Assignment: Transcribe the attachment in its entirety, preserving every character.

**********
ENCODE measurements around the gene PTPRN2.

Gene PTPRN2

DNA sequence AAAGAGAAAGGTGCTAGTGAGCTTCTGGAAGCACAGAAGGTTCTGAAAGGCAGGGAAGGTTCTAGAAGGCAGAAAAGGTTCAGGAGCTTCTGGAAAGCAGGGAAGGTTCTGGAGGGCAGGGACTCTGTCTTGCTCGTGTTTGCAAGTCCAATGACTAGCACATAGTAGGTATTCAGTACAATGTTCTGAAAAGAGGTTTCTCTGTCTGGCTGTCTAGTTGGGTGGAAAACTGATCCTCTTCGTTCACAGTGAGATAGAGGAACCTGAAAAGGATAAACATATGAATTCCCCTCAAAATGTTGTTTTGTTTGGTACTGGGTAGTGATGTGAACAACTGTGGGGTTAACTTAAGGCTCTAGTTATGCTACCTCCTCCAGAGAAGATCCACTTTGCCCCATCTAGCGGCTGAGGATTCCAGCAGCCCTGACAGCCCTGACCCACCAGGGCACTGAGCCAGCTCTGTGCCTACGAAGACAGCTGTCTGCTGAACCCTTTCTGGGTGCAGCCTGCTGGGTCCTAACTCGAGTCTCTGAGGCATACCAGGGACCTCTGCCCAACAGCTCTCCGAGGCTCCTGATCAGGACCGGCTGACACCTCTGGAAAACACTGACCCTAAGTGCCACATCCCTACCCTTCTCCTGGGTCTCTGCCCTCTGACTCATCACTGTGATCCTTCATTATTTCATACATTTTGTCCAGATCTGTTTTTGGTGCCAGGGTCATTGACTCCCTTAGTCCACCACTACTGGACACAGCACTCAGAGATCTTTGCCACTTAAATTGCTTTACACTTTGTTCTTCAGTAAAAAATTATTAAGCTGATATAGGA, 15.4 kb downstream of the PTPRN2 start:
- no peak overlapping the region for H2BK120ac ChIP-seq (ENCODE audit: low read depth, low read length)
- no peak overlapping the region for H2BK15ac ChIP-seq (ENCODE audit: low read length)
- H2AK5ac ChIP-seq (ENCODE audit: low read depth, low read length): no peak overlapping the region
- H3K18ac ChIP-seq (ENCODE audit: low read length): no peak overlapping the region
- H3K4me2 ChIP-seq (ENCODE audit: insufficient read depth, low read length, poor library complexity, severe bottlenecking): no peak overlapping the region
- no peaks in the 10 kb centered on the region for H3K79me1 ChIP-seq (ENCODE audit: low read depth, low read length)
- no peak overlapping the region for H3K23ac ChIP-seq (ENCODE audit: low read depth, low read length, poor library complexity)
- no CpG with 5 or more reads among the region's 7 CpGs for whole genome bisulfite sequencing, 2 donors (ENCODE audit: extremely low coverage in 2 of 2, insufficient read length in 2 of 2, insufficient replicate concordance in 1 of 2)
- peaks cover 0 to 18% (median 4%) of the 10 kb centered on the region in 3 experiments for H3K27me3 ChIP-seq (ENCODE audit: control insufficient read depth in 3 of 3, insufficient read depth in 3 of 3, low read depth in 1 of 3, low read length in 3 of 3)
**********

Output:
ENCODE measurements around the gene PTPRN2.

Gene PTPRN2

DNA sequence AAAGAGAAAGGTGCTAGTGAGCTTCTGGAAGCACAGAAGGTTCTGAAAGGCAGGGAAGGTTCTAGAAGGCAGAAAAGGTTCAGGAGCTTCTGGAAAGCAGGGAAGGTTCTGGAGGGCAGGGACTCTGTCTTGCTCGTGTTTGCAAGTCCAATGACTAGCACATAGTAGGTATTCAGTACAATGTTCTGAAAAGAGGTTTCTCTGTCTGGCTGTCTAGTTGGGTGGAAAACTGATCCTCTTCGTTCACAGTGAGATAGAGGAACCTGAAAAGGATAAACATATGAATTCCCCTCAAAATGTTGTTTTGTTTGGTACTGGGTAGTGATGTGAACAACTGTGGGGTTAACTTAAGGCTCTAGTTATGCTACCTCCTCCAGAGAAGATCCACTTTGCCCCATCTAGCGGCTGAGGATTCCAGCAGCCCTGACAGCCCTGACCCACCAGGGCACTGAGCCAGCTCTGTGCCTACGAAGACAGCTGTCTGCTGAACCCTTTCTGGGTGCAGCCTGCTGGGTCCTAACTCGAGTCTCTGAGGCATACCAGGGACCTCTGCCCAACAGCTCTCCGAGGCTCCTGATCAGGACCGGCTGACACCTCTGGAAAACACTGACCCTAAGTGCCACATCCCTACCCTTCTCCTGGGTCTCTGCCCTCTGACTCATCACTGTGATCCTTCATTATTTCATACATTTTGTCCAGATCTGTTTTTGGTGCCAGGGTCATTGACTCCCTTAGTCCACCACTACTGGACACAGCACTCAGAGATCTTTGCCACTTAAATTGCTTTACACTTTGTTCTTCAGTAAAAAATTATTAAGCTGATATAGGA, 15.4 kb downstream of the PTPRN2 start:
- no peak overlapping the region for H2BK120ac ChIP-seq (ENCODE audit: low read depth, low read length)
- no peak overlapping the region for H2BK15ac ChIP-seq (ENCODE audit: low read length)
- H2AK5ac ChIP-seq (ENCODE audit: low read depth, low read length): no peak overlapping the region
- H3K18ac ChIP-seq (ENCODE audit: low read length): no peak overlapping the region
- H3K4me2 ChIP-seq (ENCODE audit: insufficient read depth, low read length, poor library complexity, severe bottlenecking): no peak overlapping the region
- no peaks in the 10 kb centered on the region for H3K79me1 ChIP-seq (ENCODE audit: low read depth, low read length)
- no peak overlapping the region for H3K23ac ChIP-seq (ENCODE audit: low read depth, low read length, poor library complexity)
- no CpG with 5 or more reads among the region's 7 CpGs for whole genome bisulfite sequencing, 2 donors (ENCODE audit: extremely low coverage in 2 of 2, insufficient read length in 2 of 2, insufficient replicate concordance in 1 of 2)
- peaks cover 0 to 18% (median 4%) of the 10 kb centered on the region in 3 experiments for H3K27me3 ChIP-seq (ENCODE audit: control insufficient read depth in 3 of 3, insufficient read depth in 3 of 3, low read depth in 1 of 3, low read length in 3 of 3)